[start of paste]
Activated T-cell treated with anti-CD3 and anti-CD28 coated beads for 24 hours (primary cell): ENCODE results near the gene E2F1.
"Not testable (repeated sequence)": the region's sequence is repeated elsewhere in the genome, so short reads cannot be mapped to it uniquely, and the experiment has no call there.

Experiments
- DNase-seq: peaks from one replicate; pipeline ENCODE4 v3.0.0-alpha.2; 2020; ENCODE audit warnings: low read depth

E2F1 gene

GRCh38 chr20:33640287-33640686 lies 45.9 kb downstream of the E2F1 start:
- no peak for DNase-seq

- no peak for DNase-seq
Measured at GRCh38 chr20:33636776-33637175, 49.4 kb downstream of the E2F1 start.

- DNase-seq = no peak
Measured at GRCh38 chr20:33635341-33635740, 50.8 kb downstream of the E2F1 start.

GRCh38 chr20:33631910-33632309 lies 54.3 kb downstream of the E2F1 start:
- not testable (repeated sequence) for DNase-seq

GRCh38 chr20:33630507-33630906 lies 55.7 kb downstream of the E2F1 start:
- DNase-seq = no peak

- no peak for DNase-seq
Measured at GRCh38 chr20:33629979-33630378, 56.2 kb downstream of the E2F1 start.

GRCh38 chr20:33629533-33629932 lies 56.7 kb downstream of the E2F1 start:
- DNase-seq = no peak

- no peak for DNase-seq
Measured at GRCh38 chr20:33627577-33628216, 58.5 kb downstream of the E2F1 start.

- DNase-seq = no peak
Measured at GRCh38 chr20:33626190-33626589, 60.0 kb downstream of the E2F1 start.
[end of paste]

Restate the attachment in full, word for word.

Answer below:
Activated T-cell treated with anti-CD3 and anti-CD28 coated beads for 24 hours (primary cell): ENCODE results near the gene E2F1.
"Not testable (repeated sequence)": the region's sequence is repeated elsewhere in the genome, so short reads cannot be mapped to it uniquely, and the experiment has no call there.

Experiments
- DNase-seq: peaks from one replicate; pipeline ENCODE4 v3.0.0-alpha.2; 2020; ENCODE audit warnings: low read depth

E2F1 gene

GRCh38 chr20:33640287-33640686 lies 45.9 kb downstream of the E2F1 start:
- no peak for DNase-seq

- no peak for DNase-seq
Measured at GRCh38 chr20:33636776-33637175, 49.4 kb downstream of the E2F1 start.

- DNase-seq = no peak
Measured at GRCh38 chr20:33635341-33635740, 50.8 kb downstream of the E2F1 start.

GRCh38 chr20:33631910-33632309 lies 54.3 kb downstream of the E2F1 start:
- not testable (repeated sequence) for DNase-seq

GRCh38 chr20:33630507-33630906 lies 55.7 kb downstream of the E2F1 start:
- DNase-seq = no peak

- no peak for DNase-seq
Measured at GRCh38 chr20:33629979-33630378, 56.2 kb downstream of the E2F1 start.

GRCh38 chr20:33629533-33629932 lies 56.7 kb downstream of the E2F1 start:
- DNase-seq = no peak

- no peak for DNase-seq
Measured at GRCh38 chr20:33627577-33628216, 58.5 kb downstream of the E2F1 start.

- DNase-seq = no peak
Measured at GRCh38 chr20:33626190-33626589, 60.0 kb downstream of the E2F1 start.